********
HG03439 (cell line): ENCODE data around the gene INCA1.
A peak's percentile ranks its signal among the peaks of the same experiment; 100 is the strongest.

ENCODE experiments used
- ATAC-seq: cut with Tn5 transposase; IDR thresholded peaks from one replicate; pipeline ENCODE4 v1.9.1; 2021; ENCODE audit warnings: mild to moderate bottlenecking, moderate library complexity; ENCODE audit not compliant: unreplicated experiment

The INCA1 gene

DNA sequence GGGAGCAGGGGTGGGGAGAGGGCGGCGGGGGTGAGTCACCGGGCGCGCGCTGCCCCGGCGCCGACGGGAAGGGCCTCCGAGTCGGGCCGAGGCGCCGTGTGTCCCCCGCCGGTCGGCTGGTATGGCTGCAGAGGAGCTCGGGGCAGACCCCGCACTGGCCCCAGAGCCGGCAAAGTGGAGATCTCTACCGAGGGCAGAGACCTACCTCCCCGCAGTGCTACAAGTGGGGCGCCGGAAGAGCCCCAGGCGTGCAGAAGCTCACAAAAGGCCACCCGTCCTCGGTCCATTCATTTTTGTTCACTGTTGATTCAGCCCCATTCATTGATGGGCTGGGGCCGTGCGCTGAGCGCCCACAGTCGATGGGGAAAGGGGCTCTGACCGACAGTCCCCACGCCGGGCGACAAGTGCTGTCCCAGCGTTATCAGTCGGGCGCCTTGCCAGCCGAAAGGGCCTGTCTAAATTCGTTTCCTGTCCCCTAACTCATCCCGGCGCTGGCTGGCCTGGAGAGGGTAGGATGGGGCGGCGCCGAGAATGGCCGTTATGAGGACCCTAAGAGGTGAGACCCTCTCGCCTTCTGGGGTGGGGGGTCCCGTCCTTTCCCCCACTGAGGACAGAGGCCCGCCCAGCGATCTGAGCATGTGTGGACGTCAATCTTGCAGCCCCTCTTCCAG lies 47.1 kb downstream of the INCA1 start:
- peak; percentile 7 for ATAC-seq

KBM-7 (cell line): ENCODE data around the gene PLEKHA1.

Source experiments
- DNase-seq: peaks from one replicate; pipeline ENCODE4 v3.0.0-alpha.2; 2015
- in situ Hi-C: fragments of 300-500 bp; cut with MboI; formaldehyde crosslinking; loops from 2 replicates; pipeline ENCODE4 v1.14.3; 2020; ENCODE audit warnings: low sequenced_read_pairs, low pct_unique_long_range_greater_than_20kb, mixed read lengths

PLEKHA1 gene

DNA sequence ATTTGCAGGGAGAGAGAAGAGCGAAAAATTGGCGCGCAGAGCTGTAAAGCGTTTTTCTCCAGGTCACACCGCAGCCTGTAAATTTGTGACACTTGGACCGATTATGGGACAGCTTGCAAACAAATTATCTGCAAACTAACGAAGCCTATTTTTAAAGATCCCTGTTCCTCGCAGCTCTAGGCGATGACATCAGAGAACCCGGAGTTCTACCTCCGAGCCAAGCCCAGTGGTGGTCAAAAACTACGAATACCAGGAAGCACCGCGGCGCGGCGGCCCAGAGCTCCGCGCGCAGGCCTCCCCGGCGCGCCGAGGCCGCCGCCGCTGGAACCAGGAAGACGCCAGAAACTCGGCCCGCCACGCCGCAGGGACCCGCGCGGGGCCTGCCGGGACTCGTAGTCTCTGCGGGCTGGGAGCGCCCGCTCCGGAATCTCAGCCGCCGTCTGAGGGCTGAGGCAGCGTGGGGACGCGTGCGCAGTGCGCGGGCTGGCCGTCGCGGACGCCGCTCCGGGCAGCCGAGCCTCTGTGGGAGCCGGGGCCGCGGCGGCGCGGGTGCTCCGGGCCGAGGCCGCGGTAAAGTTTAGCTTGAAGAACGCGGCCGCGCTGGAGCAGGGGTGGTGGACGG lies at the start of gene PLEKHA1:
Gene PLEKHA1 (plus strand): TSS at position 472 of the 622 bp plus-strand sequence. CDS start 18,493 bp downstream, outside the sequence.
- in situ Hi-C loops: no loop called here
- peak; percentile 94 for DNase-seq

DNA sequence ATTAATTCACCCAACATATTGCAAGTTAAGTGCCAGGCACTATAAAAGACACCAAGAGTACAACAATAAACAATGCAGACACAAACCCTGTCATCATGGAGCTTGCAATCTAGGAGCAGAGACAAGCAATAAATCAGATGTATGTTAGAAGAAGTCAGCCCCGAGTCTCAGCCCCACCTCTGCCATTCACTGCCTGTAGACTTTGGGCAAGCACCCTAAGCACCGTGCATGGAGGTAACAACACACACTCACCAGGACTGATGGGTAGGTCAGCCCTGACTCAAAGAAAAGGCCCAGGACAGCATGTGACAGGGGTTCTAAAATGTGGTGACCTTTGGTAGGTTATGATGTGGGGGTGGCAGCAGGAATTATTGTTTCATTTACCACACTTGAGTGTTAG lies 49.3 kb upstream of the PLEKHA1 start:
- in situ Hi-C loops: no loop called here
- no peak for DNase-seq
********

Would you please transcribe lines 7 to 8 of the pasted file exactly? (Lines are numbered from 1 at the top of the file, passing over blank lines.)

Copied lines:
- peak; percentile 7 for ATAC-seq

KBM-7 (cell line): ENCODE data around the gene PLEKHA1.